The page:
When a designer sends me a 4/4 175 line print job and it amounts to a 1mb pdf file, what's the time savings? It seems that the schools are teaching that faster is better and in the long run, quality suffers.

                A good commercial printer knows that printing is an art form and we need to treat it as such.

                My 2 cents worth.

                Rick
                People tell me "Have a Good One!' Hell, I already have a good one, I just need a BIGGER one! - George Carlin

                Comment


                • #9
                  <<You do know to keep all objects in a file with transparency (this includes drop shadows and feathered type) on a separate, bottom layer?>>

                  I was unaware of this. Thanks... Question:
                  1. Does it HAVE to be the bottom layer? If so, won't that limit my ability to place transparencies OVER a vector object?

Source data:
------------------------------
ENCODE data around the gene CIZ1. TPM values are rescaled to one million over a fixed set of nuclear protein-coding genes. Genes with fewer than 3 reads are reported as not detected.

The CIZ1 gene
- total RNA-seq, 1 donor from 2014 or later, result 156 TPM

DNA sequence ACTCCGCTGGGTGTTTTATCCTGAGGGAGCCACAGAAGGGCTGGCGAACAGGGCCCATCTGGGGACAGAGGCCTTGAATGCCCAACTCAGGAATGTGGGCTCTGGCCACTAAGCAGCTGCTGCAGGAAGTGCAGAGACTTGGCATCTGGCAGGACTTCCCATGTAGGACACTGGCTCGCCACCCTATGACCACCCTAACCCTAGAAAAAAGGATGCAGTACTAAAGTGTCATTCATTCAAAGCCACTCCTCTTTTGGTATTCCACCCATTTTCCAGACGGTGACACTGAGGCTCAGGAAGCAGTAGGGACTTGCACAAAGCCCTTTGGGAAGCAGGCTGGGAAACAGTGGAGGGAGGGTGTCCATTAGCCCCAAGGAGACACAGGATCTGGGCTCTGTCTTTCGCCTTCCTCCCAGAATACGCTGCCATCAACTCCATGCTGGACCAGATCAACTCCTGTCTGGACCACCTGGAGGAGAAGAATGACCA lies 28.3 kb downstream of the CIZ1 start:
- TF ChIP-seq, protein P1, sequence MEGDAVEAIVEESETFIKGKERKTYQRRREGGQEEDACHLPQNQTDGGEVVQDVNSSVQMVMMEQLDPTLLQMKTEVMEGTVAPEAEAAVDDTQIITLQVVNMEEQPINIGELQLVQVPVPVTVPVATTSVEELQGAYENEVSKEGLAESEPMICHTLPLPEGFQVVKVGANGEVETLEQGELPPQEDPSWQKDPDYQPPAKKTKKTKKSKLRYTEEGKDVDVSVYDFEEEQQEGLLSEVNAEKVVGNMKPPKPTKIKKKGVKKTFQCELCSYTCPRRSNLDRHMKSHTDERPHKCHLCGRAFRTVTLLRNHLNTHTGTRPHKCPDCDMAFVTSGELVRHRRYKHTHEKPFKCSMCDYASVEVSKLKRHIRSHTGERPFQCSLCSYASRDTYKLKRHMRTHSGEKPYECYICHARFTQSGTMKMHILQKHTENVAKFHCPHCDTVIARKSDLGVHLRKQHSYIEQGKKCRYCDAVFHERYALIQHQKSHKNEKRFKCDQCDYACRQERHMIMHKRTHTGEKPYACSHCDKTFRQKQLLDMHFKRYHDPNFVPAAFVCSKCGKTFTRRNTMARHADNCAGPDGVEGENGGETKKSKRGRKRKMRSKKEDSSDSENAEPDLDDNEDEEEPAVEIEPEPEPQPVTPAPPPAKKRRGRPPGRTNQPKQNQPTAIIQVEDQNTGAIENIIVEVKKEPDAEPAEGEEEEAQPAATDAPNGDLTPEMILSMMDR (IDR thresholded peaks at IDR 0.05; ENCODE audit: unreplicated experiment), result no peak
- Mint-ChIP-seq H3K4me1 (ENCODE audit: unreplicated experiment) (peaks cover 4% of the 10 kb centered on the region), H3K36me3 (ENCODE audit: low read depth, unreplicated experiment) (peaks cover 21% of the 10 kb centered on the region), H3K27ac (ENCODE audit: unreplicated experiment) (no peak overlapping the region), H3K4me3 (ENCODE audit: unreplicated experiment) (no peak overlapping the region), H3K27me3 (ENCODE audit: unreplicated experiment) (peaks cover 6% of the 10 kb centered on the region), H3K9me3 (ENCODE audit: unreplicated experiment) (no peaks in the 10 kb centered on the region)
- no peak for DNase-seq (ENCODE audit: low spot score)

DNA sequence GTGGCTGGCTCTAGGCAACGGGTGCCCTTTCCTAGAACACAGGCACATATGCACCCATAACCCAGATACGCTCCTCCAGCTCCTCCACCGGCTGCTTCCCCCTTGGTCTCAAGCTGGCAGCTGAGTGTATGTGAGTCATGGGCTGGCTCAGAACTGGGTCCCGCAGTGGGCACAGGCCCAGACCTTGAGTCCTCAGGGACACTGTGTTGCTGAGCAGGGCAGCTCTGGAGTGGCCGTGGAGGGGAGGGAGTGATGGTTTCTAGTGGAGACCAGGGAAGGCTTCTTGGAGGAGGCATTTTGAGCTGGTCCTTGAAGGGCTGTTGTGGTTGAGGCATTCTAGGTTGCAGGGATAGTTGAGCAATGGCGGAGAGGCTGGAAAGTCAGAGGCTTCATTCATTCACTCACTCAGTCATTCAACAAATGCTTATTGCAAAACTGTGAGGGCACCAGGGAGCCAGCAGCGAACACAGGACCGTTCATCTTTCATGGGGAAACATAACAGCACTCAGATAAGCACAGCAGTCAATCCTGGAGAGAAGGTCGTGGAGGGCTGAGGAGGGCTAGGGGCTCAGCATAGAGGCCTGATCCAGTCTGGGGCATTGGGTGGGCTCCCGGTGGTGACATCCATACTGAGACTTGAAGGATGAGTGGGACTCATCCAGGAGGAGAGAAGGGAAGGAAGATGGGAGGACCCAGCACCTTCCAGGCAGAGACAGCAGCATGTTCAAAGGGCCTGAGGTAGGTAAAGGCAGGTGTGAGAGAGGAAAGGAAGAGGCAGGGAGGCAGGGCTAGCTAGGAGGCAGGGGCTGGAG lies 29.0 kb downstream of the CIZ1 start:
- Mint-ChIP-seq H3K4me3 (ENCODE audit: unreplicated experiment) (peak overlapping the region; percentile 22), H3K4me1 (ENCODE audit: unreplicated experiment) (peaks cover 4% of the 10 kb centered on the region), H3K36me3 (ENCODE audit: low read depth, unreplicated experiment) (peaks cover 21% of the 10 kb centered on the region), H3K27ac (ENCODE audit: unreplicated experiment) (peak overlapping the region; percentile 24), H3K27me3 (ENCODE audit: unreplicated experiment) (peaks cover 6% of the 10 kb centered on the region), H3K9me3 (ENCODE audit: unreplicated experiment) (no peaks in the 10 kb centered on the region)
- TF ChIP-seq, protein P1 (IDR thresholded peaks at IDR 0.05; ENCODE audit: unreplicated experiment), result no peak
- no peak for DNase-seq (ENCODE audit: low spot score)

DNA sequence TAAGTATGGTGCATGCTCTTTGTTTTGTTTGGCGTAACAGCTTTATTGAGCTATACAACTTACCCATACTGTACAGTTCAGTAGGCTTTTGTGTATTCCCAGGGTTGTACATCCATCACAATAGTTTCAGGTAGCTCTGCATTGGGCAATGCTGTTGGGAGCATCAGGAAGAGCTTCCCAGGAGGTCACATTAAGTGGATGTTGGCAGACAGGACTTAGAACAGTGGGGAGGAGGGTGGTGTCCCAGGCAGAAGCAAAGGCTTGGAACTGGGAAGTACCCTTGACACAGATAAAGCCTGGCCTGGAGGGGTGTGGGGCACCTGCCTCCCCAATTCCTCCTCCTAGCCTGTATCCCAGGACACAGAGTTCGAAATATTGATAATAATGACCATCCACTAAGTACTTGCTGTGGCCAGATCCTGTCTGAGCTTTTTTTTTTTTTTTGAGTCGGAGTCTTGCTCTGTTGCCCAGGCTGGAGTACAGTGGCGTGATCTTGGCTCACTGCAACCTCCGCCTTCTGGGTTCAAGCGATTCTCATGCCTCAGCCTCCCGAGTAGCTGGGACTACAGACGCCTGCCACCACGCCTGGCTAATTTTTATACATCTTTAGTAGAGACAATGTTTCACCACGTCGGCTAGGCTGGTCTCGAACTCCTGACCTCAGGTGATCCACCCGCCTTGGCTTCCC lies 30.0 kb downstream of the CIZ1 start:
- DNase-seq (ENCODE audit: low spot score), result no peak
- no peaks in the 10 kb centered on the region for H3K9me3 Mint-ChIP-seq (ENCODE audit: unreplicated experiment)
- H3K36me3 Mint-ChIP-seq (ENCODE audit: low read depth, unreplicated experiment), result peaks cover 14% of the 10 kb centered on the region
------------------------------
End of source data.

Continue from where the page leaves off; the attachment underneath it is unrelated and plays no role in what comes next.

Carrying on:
<<A note: if you use AI's internal flattener first, and then rasterize the results together as much as possible, you'll gain significant savings in file size, and processing.>>

                  After using the internal flattener (under object>flatten transparency) and after using the rasterize command,
                  2. Do I still have to save this as a PDF 1.3 and acknowledge the transparencies?
                  3. Do I still have to put my transparencies on a different layer?

                  Sorry if I'm sounding rude or demanding... I ought to pay you or something.
                  To my employers:
                  "You can have my hands, but you'll never get my heart".

                  Comment


                  • #10
                    <<It seems that the schools are teaching that faster is better and in the long run, quality suffers. >>